Select Page

Post University Blog

Project management represents one of today’s most exciting and diverse fields. It plays a vital role in almost every industry and setting imaginable. As such, job opportunities abound—especially as organizations seek innovative and efficient options for implementing major initiatives on a budget.

While there are many avenues to success in project management, it’s often helpful for aspiring professionals to understand the scope of the field prior to embarking on career training. This is particularly important when pursuing a Master of Science in Project Management. While this degree’s foundational core provides all types of students with analytical skills and a strategic mindset, practical application may prove easier with an ultimate goal in mind. To that end, we’ve highlighted a few of the most exciting opportunities available in modern project management.

Download your guide to learn everything you need to know about earning a Master’s in Project Management Degree online.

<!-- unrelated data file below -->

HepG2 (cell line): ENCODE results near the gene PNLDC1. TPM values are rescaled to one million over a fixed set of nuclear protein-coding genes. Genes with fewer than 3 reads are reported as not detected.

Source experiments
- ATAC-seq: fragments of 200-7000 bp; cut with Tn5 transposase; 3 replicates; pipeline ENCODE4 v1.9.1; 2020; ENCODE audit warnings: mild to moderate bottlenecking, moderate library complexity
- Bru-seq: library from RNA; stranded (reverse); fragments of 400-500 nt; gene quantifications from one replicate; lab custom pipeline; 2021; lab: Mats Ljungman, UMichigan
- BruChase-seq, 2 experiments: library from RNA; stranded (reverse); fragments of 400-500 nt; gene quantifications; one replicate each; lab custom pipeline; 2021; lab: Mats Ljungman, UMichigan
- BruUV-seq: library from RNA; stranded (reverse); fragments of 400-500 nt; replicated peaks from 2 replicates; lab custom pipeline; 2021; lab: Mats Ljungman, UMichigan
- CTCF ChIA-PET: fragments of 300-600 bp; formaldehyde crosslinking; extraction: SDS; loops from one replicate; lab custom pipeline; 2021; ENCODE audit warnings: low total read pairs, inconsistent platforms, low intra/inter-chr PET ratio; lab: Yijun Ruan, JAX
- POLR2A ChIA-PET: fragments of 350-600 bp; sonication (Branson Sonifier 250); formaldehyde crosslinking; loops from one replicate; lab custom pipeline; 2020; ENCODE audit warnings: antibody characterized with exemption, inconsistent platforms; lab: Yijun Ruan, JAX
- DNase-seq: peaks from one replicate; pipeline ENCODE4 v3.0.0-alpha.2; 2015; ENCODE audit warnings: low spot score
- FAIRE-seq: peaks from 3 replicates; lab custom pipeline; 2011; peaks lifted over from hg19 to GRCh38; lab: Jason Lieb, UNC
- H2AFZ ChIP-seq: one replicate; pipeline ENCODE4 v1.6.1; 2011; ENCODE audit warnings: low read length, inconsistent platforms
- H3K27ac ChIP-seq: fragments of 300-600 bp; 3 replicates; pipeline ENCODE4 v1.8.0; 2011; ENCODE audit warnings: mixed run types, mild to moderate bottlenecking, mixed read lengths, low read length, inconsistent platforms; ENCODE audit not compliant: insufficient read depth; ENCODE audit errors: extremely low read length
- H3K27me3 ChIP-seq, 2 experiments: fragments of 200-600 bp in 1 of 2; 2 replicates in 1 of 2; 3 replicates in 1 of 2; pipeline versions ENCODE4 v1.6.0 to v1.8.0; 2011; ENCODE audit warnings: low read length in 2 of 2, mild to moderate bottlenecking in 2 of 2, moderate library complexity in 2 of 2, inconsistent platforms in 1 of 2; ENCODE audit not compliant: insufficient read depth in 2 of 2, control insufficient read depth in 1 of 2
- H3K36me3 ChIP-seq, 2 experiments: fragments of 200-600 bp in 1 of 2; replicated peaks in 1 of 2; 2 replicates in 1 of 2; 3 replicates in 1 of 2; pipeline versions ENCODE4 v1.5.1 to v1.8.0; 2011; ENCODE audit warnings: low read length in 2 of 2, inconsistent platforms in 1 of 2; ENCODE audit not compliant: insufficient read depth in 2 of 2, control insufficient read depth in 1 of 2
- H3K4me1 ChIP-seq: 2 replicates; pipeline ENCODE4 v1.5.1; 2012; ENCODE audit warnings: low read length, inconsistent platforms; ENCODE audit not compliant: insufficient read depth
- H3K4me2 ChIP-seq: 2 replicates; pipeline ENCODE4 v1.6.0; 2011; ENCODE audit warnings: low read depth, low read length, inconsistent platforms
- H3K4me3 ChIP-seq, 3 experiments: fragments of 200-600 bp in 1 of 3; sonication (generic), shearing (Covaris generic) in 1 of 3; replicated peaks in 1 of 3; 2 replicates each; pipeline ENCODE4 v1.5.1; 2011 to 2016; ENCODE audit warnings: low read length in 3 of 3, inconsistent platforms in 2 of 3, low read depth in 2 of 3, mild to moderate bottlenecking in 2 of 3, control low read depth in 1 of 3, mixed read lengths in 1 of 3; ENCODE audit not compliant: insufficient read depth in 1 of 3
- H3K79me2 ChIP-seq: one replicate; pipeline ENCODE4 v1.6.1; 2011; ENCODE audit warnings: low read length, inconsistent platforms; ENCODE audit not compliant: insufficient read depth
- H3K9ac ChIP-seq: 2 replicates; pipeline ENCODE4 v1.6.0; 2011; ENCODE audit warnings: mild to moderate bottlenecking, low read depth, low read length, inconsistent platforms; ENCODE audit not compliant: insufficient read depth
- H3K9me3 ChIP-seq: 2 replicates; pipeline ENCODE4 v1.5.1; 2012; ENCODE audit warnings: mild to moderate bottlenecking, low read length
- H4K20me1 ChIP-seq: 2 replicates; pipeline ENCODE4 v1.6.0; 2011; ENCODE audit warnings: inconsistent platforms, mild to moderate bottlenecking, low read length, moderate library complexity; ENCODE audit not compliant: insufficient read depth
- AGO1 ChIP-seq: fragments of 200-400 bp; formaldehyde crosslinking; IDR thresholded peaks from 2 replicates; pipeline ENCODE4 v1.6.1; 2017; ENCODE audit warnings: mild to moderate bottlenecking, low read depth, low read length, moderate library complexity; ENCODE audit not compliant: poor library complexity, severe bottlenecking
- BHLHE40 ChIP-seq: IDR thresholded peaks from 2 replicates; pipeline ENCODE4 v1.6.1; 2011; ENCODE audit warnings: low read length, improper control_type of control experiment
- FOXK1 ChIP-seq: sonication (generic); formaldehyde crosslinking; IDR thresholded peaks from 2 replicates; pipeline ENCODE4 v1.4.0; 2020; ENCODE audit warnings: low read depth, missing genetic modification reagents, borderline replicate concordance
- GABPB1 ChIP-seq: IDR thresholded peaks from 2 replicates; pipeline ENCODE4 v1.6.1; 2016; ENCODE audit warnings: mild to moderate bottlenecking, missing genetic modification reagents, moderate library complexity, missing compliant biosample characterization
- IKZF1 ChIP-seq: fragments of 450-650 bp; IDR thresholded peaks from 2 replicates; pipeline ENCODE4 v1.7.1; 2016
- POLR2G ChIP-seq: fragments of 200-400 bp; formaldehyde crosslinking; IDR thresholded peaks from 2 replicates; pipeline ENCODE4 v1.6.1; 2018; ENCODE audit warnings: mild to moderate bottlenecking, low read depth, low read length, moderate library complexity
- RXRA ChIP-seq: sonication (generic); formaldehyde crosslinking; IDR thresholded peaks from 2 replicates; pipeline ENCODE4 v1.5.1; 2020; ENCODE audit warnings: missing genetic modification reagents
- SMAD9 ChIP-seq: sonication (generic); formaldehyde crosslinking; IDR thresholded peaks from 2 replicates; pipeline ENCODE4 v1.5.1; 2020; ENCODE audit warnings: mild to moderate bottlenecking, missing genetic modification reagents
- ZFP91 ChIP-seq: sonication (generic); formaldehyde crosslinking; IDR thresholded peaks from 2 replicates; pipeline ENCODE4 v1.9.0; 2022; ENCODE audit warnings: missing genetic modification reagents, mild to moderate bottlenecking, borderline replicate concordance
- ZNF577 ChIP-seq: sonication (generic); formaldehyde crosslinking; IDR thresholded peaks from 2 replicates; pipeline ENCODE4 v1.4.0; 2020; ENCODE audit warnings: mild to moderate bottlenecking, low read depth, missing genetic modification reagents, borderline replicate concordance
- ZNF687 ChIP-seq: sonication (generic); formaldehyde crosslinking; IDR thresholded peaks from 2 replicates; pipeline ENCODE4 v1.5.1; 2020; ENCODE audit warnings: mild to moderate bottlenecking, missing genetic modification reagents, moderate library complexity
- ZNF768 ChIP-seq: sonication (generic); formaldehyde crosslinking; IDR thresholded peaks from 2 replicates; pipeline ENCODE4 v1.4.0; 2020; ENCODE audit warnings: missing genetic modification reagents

Top Industries for Project Managers

While project managers can be found in nearly every sector, job opportunities tend to be most abundant in select industries. These appear diverse at first glance, but all share a similar need for innovation and exceptional productivity. Day-to-day roles and responsibilities may vary, however.

The more you understand the many industries that need project managers, the better. The knowledge will keep you on track as you develop the skills needed to gain a competitive edge in your preferred niche. Companies looking for project managers can be found in the following sectors:

Construction and Engineering

The construction industry is booming, but regulatory concerns, rising costs, and several other issues can make it challenging to turn a profit even when exceptional demand is taken into account. Therein lies the value of construction project managers. These professionals provide precise coordination for numerous stakeholders and resources. Their efforts may involve residential buildings, commercial properties, or industrial facilities. New builds are common, but some project managers are also involved in renovations.